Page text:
OUTCOME, n. A particular type of disappointment. By the kind of intelligence that sees in an exception a proof of the rule the wisdom of an act is judged by the outcome, the result. This is immortal nonsense; the wisdom of an act is to be judged by the light that the doer had when he performed it. —Ambrose Bierce, The Devil's Dictionary, 1911.
Dear Giant Squid:
It's been a MONTH! PLEASE just ANSWER MY QUESTION: I read a thing that made me think I might be spending too much time online. How can I tell if I should cut back on reading Internet news sites and editorial columnists?
When I left off last week, I had just explained how Poncho the Villa, the Deathless Quasi-Spirit of Ambrose Bierce, and I had come to be trapped in a cave while Villa's soldiers were slaughtered by stoney Tarahumara indians and their disturbing horde of songbird-wingéd garter snakes and flying scorpions. As we bravely cowered in that cave, Bierce used a crank-operated telephone to call forth the Nahuatl psychopomp Xolotl who, according to Bierce, would only be too happy to take us into the Underworld and guide us to the City of the Dead, Mictlan, so that he, Bierce, might negotiate with its king, Mictlantecuhtli, and sort out his unseemly, and tedious, deathlessness.
Xolotl peered up at us. Although I had expected an Aztec death-guide to look much as the Tarahumara—a stolid figure of stone blocks, equally at home in an anthropological display or a woman's bodice-ripping manual, with birdwings and snakes pinwheeling around his rippling biceps—he was, in fact, a shaggy haired chihuahua, though somewhat bigger. And he appeared also to have arms and legs as a man. And his gaze was very discerning, and caused me to doubt in the legitimacy of my qualifications. "What do you want?" the little dog asked, his voice boomingly fit to the god I had expected to see.
The Tarahumara indians were quickly encroaching, and I was only able to hold them at bay with the occasional hurled stone, boulder, or lizard.
"I'm dead." Bierce allowed his flesh to fade to its supernatural alabaster, his eyes to sink and grow black, his gums to recede and his hair to fall in a clump on the stone floor of the cave.
"I can see that," Xolotl nodded. "But, those two aren't; only the dead can pass."
Scorpions had proceeded to fill the room, hovering on their little vibrating wings. Villa fired six shots from his six gun, downing zero insects (he was, as ever, an absolutely abominable shot), then threw the gun (likewise causing no loss of scorpions), then set to batting at them with his sombrero. I attempted to release a poisonous gas, but this had the ill-intended side-effect of partly paralyzing Villa, who gagged and bugged his simian eyes at me, throat gripped with his hands, until I ventilated the space with one of my motor's cooling fans. Serendipitously, I noted that if the fan was tuned up to a high speed, and if I lurched and thrust with precise alacrity, I could suck scorpions through it. The scorpions thus en-sucked were puréed, resulting on a fluid almost entirely dissimilar to tomato's soup. When the fan began to smoke and whine after the first several scorpions were destroyed, I considered the possibility that this usage might be counter-indicated by my suit's service manual, which I had mislaid somewhere along our journey.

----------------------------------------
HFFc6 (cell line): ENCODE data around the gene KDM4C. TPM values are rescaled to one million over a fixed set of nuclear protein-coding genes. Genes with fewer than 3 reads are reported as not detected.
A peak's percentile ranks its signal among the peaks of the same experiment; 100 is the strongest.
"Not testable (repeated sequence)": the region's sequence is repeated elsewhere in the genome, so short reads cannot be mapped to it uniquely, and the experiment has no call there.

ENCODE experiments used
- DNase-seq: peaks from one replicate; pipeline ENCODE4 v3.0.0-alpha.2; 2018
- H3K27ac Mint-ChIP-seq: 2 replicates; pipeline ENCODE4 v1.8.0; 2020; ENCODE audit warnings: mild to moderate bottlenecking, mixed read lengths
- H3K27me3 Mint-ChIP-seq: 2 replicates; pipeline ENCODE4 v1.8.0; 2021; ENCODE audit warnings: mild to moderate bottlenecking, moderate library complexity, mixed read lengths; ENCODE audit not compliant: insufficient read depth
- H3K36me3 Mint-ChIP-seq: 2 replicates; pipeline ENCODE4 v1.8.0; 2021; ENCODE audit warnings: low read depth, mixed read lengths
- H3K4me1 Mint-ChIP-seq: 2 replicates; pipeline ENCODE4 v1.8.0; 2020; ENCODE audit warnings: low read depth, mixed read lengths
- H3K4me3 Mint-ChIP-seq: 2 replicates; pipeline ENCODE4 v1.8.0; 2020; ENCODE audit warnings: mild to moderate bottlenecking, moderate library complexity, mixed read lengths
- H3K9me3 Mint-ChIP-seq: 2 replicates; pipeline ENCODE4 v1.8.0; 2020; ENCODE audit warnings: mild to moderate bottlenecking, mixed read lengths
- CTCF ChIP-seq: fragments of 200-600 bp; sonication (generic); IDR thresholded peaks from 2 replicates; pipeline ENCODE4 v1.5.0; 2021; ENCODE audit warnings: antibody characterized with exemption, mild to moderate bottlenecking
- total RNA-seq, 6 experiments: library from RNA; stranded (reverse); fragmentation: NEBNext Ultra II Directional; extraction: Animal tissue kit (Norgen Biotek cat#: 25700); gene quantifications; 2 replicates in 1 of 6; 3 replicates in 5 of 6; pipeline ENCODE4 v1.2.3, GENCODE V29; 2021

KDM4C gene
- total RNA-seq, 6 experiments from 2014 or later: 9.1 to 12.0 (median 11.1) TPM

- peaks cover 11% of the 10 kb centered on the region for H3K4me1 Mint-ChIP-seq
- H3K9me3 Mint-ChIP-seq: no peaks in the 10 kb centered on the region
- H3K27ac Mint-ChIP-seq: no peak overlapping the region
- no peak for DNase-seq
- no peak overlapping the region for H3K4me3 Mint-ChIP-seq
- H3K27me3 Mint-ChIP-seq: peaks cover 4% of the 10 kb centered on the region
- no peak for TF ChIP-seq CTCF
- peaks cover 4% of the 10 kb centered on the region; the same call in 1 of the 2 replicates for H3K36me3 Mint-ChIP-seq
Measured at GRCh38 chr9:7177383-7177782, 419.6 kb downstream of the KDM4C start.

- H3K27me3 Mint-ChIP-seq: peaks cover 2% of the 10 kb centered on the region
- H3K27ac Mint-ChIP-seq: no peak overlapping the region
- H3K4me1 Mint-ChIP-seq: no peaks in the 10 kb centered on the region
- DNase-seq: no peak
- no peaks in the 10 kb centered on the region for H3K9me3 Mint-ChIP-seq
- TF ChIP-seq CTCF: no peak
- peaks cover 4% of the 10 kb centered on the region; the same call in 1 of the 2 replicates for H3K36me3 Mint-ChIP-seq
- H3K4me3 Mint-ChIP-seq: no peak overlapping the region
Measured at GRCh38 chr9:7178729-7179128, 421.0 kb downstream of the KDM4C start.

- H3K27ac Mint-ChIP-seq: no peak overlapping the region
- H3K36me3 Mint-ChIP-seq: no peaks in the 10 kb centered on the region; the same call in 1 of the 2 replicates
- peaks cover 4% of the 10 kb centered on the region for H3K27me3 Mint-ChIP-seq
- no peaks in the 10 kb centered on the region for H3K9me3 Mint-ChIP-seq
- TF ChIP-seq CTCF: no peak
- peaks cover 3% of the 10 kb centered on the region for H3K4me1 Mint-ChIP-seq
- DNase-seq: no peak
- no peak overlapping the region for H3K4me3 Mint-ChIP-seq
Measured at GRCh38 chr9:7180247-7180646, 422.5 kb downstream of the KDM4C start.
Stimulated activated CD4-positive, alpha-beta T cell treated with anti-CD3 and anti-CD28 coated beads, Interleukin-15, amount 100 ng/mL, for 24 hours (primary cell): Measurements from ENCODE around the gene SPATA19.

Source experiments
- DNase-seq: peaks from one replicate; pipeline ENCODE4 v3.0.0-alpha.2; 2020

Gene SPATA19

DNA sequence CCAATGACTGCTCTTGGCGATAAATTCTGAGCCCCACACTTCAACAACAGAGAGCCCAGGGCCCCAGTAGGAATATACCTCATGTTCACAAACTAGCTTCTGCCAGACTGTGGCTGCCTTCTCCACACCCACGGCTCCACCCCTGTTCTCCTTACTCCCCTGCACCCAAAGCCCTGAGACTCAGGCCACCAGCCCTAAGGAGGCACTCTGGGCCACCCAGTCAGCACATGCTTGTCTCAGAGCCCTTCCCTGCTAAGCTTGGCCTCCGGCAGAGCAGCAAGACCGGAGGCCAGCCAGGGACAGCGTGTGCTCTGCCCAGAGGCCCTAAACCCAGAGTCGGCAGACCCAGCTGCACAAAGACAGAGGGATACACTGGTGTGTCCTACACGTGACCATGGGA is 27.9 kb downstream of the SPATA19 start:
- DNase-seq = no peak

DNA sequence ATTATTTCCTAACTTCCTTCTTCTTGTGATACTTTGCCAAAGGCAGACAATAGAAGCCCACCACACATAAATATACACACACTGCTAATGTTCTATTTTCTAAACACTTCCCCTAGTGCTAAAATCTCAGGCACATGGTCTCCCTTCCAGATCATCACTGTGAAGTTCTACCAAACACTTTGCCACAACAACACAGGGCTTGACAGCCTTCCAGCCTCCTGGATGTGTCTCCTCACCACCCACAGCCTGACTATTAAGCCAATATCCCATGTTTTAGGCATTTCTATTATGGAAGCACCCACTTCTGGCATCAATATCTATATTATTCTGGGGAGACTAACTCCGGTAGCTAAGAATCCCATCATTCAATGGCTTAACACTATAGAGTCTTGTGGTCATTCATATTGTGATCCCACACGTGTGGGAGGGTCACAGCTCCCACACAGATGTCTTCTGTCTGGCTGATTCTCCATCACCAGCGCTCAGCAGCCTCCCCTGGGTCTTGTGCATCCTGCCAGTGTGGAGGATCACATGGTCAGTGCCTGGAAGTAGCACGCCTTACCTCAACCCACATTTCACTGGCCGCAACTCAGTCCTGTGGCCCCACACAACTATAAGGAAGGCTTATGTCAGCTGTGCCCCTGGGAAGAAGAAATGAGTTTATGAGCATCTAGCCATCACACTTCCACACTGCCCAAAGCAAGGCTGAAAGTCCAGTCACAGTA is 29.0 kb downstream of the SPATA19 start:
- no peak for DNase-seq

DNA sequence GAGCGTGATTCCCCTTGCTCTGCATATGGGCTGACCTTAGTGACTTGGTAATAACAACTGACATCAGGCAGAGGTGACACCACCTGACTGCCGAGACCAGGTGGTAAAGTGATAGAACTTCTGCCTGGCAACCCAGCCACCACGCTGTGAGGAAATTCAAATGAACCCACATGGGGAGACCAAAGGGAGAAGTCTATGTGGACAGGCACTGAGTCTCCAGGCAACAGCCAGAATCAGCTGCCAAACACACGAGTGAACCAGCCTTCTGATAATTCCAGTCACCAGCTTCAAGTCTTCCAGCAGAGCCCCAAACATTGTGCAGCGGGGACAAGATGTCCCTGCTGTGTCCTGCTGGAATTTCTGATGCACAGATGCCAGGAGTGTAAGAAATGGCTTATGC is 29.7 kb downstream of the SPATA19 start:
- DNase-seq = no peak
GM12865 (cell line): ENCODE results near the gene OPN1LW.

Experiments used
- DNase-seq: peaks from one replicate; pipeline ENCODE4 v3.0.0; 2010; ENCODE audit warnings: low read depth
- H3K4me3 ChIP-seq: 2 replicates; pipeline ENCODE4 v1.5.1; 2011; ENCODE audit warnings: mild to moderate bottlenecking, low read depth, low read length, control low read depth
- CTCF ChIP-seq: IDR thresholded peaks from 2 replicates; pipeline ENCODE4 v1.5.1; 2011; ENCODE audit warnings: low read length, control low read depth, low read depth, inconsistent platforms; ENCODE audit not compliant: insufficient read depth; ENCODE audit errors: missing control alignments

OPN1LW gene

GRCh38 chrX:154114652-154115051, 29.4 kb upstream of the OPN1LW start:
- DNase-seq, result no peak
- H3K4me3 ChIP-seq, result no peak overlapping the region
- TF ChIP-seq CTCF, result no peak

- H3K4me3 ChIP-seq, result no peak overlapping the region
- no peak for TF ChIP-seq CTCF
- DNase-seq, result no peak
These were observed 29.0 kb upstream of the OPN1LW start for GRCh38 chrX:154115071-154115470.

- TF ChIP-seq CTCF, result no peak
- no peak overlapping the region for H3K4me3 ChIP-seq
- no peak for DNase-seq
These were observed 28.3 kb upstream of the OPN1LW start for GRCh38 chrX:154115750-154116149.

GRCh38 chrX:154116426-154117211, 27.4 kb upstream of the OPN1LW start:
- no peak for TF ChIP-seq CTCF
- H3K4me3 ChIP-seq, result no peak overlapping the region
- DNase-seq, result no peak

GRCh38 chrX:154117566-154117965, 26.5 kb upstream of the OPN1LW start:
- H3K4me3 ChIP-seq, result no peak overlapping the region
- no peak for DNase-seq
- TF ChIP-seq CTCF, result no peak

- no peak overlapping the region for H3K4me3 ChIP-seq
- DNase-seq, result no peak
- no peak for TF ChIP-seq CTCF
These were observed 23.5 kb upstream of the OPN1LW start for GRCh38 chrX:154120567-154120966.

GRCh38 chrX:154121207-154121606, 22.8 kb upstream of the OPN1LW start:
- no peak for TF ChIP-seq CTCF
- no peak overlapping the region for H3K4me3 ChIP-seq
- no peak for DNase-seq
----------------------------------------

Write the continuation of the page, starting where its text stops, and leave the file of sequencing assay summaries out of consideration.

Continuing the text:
"They're both open minded," Bierce assured the sidereal chihuahua, waving a withered hand amiably at the two of us, I lurching about in my overheating antibathysphere while trying to surgically chop poisonous flying scorpions, while Pancho Villa, gagging still and red as a chipotle salsa, beat at the remaining airborne arachnids with his festive cap.
"Do me quick, perrito dio," Villa gasped, the scorpions over-taking his form, relentlessly jabbing him with their stingers. He began to swell immediately, "Chingado dog-piss Christ in a desert, do me quick, do me quick, do me quick!" Villa rolled and squirmed on the ground. Robbed of language by his agony, he was reduced to a high, wheezing scream, like a small girl fed into a running newspaper press—if such screams could be heard over the rumble of the press, which, I attest, they cannot.
It dawned on me, watching Xolotl shake his head very slightly while inspecting Villa's greasy shirt, that Xolotl was most disconcerting for one reason: Though he looked exactly like a shaggy chihuahua, he also, at the same time, looked like a small German man in a three-piece suit.
Xolotl cocked his head at me in that fashion very common among both dogs and small Germans—a cock at once so very adorable and snide that I wanted nothing more than to devour him—and with that, we three creatures of the upspace world burst into incandescent flames, leaving ashy bones (in the case of Villa), a noxious puff of green gas (in the case of Bierce), and a smoking steel hulk (for my lonely part) in our wake.
Xolotl expanded from Dog, to Man, to God, taking on the appearance of a night sky. Or perhaps he came to be known by my heart as the great expanse of night. Or perhaps it is best to say that when I gazed upon him with the astral vestiges of my optically perfect eye, when I considered him existentially by way of the eye of my luminous soul, I knew him expansively and totally, he being deep like black space, and sprinkled with whimsical starlight. He no longer looked like a Mexi-Deutschlandic canine banker, though he contained that and many other things within his nature, and if I considered him in the correct fashion, he would re-assume that tender quality.